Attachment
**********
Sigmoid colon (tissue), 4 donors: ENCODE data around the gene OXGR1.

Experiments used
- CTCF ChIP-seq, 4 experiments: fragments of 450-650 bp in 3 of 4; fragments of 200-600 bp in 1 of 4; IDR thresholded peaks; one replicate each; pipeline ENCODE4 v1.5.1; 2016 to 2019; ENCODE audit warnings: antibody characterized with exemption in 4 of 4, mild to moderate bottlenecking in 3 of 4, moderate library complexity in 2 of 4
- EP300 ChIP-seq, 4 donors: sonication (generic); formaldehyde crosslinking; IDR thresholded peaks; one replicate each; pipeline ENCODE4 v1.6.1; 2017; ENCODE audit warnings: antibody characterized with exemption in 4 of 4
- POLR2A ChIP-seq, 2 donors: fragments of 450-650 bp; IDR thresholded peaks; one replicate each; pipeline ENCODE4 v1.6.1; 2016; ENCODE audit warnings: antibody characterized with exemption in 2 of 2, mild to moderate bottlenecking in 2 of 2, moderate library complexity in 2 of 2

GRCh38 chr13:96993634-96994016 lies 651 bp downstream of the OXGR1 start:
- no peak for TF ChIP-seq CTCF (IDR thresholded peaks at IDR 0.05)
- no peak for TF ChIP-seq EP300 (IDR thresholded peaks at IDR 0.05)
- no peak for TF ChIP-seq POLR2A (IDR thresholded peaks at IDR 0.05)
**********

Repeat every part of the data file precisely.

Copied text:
Sigmoid colon (tissue), 4 donors: ENCODE data around the gene OXGR1.

Experiments used
- CTCF ChIP-seq, 4 experiments: fragments of 450-650 bp in 3 of 4; fragments of 200-600 bp in 1 of 4; IDR thresholded peaks; one replicate each; pipeline ENCODE4 v1.5.1; 2016 to 2019; ENCODE audit warnings: antibody characterized with exemption in 4 of 4, mild to moderate bottlenecking in 3 of 4, moderate library complexity in 2 of 4
- EP300 ChIP-seq, 4 donors: sonication (generic); formaldehyde crosslinking; IDR thresholded peaks; one replicate each; pipeline ENCODE4 v1.6.1; 2017; ENCODE audit warnings: antibody characterized with exemption in 4 of 4
- POLR2A ChIP-seq, 2 donors: fragments of 450-650 bp; IDR thresholded peaks; one replicate each; pipeline ENCODE4 v1.6.1; 2016; ENCODE audit warnings: antibody characterized with exemption in 2 of 2, mild to moderate bottlenecking in 2 of 2, moderate library complexity in 2 of 2

GRCh38 chr13:96993634-96994016 lies 651 bp downstream of the OXGR1 start:
- no peak for TF ChIP-seq CTCF (IDR thresholded peaks at IDR 0.05)
- no peak for TF ChIP-seq EP300 (IDR thresholded peaks at IDR 0.05)
- no peak for TF ChIP-seq POLR2A (IDR thresholded peaks at IDR 0.05)